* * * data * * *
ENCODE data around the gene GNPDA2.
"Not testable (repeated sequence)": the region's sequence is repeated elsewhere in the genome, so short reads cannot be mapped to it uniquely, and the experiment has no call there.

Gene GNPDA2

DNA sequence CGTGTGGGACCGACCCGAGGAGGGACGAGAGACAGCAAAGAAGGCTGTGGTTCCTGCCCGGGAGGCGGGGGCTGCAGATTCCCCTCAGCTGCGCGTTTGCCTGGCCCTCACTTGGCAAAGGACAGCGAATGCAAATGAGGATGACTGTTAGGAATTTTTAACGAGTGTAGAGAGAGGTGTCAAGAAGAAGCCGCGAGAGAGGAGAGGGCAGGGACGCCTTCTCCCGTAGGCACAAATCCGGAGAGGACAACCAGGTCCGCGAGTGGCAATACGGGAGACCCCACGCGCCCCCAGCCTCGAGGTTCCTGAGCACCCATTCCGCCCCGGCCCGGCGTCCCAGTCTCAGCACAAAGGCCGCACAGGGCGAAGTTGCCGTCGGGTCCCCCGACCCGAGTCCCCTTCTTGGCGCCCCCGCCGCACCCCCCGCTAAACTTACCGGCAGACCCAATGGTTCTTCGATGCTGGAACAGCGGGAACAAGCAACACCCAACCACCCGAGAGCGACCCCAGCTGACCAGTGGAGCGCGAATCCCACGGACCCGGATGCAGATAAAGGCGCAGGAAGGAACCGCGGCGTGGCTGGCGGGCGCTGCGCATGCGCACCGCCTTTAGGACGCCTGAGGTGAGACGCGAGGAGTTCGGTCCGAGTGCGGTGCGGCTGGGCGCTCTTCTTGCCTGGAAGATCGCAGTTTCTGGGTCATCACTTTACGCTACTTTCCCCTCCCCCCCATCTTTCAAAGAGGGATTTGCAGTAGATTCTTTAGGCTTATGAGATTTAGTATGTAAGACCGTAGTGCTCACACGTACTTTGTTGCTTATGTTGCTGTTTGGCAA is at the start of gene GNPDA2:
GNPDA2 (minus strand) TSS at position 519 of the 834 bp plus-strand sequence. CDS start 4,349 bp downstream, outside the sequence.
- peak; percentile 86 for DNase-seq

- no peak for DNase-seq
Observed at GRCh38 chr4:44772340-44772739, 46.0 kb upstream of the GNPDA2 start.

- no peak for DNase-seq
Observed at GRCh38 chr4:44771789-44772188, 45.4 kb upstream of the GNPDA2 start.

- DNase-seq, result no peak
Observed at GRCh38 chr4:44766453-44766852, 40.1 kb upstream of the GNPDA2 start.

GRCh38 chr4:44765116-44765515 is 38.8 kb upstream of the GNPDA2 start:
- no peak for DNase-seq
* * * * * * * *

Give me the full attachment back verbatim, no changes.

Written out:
ENCODE data around the gene GNPDA2.
"Not testable (repeated sequence)": the region's sequence is repeated elsewhere in the genome, so short reads cannot be mapped to it uniquely, and the experiment has no call there.

Gene GNPDA2

DNA sequence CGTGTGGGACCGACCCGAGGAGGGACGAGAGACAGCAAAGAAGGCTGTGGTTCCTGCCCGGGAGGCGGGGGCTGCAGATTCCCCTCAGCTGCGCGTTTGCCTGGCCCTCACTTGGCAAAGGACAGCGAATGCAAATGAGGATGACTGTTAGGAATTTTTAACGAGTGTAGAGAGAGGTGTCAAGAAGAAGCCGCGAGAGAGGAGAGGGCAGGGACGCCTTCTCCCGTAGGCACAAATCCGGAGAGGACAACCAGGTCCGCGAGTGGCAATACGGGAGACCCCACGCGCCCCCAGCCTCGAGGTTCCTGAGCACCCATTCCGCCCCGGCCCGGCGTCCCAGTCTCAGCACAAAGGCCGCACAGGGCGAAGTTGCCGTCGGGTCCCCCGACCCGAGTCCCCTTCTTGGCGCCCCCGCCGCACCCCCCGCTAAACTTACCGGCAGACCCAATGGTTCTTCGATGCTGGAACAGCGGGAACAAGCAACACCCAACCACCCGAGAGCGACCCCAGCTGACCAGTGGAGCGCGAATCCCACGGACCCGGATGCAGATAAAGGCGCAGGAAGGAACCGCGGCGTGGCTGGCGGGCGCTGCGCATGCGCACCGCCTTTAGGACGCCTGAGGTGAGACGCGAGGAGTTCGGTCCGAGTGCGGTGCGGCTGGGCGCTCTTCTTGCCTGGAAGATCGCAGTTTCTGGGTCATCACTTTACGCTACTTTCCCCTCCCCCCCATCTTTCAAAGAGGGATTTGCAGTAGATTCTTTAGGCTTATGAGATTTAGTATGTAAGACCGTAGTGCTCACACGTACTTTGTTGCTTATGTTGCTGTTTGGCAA is at the start of gene GNPDA2:
GNPDA2 (minus strand) TSS at position 519 of the 834 bp plus-strand sequence. CDS start 4,349 bp downstream, outside the sequence.
- peak; percentile 86 for DNase-seq

- no peak for DNase-seq
Observed at GRCh38 chr4:44772340-44772739, 46.0 kb upstream of the GNPDA2 start.

- no peak for DNase-seq
Observed at GRCh38 chr4:44771789-44772188, 45.4 kb upstream of the GNPDA2 start.

- DNase-seq, result no peak
Observed at GRCh38 chr4:44766453-44766852, 40.1 kb upstream of the GNPDA2 start.

GRCh38 chr4:44765116-44765515 is 38.8 kb upstream of the GNPDA2 start:
- no peak for DNase-seq